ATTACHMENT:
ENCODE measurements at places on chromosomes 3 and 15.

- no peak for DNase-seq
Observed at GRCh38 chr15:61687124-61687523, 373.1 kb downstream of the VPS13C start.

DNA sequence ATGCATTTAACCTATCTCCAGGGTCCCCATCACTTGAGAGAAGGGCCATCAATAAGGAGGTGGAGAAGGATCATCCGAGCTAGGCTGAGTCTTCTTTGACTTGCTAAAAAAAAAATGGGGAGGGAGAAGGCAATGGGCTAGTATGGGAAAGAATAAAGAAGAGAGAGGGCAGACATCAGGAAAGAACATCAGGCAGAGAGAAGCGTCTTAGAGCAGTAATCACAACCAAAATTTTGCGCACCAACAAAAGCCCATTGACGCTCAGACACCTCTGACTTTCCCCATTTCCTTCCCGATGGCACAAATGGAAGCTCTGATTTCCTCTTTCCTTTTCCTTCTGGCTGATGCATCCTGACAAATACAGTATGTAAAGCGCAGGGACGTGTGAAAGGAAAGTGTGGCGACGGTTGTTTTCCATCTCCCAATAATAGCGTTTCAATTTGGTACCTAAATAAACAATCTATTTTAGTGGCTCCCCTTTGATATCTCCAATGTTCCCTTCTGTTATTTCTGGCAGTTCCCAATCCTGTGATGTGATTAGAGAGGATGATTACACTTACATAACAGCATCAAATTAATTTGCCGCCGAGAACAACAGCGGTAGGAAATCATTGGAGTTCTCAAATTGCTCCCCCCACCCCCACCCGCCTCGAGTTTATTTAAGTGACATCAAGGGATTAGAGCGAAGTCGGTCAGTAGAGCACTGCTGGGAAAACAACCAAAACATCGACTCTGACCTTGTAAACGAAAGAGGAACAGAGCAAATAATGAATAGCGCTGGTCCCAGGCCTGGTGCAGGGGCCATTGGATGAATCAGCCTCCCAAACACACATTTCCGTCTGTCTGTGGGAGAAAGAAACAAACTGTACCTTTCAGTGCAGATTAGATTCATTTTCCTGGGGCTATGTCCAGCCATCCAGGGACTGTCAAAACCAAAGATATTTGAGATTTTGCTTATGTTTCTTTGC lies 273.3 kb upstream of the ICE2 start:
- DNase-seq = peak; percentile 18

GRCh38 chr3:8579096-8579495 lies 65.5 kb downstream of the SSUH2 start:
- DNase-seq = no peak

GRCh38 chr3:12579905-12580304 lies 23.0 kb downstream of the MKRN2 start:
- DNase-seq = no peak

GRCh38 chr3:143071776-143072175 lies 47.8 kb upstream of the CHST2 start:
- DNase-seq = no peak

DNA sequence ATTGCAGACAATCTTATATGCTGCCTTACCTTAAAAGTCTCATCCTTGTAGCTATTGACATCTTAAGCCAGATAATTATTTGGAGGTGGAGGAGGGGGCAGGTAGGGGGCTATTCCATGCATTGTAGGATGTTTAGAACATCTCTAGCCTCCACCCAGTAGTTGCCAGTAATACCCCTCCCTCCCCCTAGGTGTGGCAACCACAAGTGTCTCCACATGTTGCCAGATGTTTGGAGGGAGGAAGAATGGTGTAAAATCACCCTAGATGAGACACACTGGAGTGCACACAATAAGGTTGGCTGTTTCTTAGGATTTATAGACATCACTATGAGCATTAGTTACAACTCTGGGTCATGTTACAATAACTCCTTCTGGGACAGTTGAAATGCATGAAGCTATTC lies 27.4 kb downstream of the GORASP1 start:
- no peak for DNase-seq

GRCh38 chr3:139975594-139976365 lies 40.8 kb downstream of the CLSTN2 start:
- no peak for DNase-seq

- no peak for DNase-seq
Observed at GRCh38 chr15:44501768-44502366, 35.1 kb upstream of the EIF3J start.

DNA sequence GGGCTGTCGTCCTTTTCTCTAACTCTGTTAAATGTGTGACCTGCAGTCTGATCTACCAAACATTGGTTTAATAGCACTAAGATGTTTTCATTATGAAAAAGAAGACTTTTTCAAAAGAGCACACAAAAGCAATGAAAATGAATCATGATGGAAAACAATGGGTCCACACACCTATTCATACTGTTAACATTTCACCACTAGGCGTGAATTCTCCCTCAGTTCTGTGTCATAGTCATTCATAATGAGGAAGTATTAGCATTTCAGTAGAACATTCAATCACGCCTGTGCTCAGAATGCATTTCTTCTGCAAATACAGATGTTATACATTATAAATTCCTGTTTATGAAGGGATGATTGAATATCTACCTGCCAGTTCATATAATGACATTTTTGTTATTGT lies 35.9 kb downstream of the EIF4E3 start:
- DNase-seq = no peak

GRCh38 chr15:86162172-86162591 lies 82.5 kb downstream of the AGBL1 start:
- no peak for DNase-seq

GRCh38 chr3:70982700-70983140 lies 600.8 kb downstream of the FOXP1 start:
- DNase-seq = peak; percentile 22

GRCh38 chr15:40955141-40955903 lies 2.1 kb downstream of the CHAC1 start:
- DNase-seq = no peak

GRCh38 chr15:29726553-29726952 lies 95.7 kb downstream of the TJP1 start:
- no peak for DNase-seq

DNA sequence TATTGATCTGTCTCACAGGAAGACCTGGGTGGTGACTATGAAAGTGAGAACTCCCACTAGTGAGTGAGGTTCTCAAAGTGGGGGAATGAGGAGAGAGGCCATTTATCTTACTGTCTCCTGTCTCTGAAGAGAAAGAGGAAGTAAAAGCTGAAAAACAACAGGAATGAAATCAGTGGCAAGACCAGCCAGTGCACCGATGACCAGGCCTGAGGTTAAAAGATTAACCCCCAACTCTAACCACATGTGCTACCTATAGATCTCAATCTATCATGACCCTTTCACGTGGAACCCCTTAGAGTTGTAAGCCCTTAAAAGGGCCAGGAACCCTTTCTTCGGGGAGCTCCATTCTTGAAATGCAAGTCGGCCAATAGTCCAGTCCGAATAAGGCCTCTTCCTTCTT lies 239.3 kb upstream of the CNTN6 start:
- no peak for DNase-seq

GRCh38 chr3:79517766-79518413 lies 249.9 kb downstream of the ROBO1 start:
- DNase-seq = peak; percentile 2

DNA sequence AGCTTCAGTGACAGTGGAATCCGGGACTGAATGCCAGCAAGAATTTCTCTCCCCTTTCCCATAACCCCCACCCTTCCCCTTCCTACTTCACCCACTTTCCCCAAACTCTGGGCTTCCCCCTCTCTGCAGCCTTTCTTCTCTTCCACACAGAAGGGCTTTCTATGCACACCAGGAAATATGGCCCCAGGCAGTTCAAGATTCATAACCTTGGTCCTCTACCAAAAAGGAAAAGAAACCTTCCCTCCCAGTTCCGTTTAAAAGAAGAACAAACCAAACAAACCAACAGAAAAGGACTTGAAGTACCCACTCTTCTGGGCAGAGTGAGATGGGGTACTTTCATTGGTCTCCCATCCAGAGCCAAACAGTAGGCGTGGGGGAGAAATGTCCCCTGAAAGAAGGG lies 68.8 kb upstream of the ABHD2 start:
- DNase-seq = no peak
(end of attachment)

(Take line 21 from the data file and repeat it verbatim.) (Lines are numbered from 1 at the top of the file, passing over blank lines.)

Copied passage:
- no peak for DNase-seq